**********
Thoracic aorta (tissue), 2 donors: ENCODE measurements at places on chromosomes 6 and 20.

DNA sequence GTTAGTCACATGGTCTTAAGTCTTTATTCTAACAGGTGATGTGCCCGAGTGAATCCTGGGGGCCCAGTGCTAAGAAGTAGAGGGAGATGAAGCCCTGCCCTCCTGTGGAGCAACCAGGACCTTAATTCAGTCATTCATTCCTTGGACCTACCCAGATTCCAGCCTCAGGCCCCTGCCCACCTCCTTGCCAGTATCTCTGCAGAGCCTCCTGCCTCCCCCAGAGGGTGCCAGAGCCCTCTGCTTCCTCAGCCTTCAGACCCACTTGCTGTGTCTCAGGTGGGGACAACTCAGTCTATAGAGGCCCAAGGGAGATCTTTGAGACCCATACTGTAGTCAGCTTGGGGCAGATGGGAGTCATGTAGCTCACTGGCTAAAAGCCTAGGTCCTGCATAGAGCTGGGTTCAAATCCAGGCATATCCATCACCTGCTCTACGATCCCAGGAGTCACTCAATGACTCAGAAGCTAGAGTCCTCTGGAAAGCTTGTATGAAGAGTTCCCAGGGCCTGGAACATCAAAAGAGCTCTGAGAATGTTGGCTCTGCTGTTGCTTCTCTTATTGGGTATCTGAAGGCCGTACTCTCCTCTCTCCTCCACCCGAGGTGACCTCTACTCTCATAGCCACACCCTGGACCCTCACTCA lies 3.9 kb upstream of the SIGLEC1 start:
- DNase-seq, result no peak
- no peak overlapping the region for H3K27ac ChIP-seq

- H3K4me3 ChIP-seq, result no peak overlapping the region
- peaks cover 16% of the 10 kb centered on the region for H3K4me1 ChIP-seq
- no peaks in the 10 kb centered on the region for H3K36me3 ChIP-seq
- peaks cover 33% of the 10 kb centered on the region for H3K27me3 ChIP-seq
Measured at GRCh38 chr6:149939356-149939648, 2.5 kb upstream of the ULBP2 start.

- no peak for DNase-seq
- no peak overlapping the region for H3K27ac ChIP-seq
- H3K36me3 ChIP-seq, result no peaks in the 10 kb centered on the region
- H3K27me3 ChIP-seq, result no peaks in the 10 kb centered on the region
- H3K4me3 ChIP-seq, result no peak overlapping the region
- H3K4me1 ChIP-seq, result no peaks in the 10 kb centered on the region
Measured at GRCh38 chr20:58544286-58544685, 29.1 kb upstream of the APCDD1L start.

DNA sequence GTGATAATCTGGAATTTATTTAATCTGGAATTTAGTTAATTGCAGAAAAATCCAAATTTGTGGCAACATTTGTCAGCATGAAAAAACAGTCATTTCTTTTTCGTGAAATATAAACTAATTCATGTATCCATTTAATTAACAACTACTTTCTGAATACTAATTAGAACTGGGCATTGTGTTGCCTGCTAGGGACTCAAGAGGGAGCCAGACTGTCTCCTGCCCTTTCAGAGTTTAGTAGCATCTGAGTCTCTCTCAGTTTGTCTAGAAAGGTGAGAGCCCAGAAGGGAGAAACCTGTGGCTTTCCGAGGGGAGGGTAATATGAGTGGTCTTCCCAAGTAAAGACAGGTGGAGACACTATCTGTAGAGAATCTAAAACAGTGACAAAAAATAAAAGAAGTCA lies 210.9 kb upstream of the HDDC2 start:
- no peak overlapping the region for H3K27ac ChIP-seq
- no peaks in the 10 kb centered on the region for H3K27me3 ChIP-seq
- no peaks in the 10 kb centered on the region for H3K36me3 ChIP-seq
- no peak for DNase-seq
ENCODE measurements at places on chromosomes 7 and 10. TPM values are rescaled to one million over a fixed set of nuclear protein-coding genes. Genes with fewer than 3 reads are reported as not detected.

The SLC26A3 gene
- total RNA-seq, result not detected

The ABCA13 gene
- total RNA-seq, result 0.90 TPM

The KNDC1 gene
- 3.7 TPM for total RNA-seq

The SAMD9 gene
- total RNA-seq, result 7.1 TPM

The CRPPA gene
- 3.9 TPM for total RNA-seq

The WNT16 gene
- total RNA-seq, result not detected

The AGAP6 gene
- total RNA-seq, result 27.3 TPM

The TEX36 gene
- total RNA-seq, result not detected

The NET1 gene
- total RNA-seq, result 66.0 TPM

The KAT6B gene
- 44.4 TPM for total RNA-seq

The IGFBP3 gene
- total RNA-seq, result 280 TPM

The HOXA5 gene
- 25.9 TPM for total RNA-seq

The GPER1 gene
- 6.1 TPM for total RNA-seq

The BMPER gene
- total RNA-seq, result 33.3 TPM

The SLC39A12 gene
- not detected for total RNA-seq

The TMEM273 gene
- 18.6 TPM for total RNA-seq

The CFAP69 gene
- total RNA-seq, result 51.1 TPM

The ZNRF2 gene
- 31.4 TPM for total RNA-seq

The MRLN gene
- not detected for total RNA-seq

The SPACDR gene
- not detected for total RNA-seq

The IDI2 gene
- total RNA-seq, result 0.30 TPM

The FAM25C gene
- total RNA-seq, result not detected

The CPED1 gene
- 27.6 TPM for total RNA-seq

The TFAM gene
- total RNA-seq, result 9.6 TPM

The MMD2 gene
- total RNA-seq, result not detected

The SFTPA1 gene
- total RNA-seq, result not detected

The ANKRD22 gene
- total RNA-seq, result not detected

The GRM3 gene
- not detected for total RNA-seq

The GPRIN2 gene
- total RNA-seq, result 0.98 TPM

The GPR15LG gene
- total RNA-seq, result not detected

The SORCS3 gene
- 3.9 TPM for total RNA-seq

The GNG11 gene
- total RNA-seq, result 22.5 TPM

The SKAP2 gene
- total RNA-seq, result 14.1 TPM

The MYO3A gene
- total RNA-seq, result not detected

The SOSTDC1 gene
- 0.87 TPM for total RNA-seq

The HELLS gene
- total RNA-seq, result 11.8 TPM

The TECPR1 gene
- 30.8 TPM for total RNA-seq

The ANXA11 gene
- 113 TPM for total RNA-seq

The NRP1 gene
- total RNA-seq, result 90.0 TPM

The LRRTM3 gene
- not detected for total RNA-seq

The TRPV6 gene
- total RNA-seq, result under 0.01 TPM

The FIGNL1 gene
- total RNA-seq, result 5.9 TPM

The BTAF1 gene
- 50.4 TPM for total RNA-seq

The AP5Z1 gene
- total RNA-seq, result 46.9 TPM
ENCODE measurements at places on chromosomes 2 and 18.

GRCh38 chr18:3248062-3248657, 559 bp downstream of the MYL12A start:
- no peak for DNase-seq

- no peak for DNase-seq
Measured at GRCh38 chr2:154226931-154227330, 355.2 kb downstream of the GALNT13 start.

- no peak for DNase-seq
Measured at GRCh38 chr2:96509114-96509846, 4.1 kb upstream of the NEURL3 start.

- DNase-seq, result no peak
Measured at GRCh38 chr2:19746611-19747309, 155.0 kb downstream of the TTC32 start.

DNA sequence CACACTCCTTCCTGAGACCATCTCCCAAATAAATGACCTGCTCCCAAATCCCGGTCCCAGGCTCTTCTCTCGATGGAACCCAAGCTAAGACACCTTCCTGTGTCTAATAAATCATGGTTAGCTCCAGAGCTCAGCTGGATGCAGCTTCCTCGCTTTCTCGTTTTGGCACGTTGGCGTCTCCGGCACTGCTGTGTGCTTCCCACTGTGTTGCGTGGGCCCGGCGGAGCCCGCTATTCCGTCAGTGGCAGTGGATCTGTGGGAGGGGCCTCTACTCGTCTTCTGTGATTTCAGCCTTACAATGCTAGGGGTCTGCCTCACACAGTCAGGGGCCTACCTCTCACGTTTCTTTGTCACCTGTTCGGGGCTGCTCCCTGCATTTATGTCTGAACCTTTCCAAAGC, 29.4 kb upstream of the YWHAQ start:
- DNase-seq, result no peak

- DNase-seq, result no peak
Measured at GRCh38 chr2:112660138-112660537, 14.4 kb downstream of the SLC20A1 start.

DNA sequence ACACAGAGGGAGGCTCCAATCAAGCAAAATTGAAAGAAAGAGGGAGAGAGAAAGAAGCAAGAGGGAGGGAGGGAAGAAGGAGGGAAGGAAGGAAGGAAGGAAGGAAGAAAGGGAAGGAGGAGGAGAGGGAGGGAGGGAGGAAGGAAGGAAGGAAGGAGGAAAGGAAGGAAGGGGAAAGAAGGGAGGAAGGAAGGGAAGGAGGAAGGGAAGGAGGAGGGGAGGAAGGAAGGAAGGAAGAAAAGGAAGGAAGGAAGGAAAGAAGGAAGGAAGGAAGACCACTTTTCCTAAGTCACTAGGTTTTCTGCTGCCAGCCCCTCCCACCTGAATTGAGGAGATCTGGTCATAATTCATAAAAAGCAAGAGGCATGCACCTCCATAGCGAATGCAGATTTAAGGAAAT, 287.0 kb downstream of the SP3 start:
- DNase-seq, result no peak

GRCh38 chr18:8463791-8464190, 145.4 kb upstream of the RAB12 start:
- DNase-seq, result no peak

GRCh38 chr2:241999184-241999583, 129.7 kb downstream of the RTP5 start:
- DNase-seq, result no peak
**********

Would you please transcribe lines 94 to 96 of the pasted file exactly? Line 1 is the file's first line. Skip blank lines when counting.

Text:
- total RNA-seq, result 11.8 TPM

The TECPR1 gene
- 30.8 TPM for total RNA-seq